Major scales are the workhorse of Western music. They are constructed with the same intervals as a series of eight white keys on a piano, starting at C.
 Steps   C major   E major   
(Do - Re)WholeC to DE to F#
(Re - Mi)WholeD to E F# to G#
(Mi -Fa)Half E to FG# to A
(Fa - Sol)WholeF to GA to B
(Sol - La)WholeG to AB to C#
(La - Ti)WholeA to BC# to D#
(Ti - Do)Half B to C D# to E

Or, in shorthand; W - W - H - W - W - W - H. If you start on any piano key, white OR black, and use these intervals you will be playing a major scale.


Minor scales are also a workhorse of Western music. What makes a scale major or minor is triggered by state of the third: Two whole tones between the root and the third note, the scale is major; a whole and a half tone = minor.

Natural minor keys are constructed with the same intervals as a series of eight white keys on a piano, starting at A. Or, in shorthand; W - H - W - W - H - W - W. If you start on any piano key, white OR black, and use these intervals you will be playing a natural minor scale.

 Steps   A minor   C minor   C Harmonic minor
(Do - Re)WholeA to BC to DC to D
(Re - Ri)Half B to C D to EbD to Eb
(Ri - Fa)WholeC to DEb to FEb to F
(Fa - Sol)WholeD to E F to G F to G
(Sol - Si)Half E to FG to AbG to Ab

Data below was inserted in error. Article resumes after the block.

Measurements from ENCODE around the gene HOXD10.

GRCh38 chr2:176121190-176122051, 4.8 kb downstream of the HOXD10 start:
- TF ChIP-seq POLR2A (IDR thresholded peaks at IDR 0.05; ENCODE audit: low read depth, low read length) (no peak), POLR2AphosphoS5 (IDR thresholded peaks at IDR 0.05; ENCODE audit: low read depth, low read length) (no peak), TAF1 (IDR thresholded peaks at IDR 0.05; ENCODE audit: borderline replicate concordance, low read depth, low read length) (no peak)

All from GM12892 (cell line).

(Si - La)WholeF to GAb to Bb*Ab to B
(La - Do)WholeG to ABb to C*B to C

*The Harmonic minor is also frequently used. This is constructed by enlarging the interval between the 6th and seventh note by half a step and diminishing the interval between the seventh and eighth tone by a half step.

In short: Natural minor intervals are W - H - W - W - H - W - W.
Harmonic minor intervals: W - H - W - W - H - WH- H.


The combination of intervals that form each mode are based on the white keys of a piano. Ionian mode has the same intervals as found if you start on C and go up to C: whole step to D, whole step to E, half-step to F, whole step to G, whole step to A, whole step to B, half-step to C. Dorian intervals are those found if you start on D and go up to D. And so on.

Any starting note can be chosen. Every key signature can generate seven possible modes. Using the model of the white keys of a piano assists with visualization of the intervals, but some of the notes within many modes are going to be sharps or flats.

ModeBegins onIntervals
Ionian* Do W W H W W W H . . . . . .
Dorian Re . W H W W W H W . . . . .
Phrygian Mi . . H W W W H W W . . . .
Lydian Fa . . . W W W H W W H . . .
Mixolydian So . . . . W W H W W H W . .
Aeolian** La . . . . . W H W W H W W .
Locrian Ti . . . . . . H W W H W W W

*Ionian = major scale, **Aeolian = minor scale. These modes survived the historical transition from modes to scales in art music.

The charts illustrate why it can be difficult for musicians who are used to thinking in terms of major keys to jam with a folk musician whose repertoire centers around modal music. A key signature of F# and C# means D major to a Western musician, with D the tone that serves as the tonic the tune will resolve to. But in the Irish and Appalachian music world, a key signature of F# and C# often means a mode of A Mixolydian, with the tune resolving to A.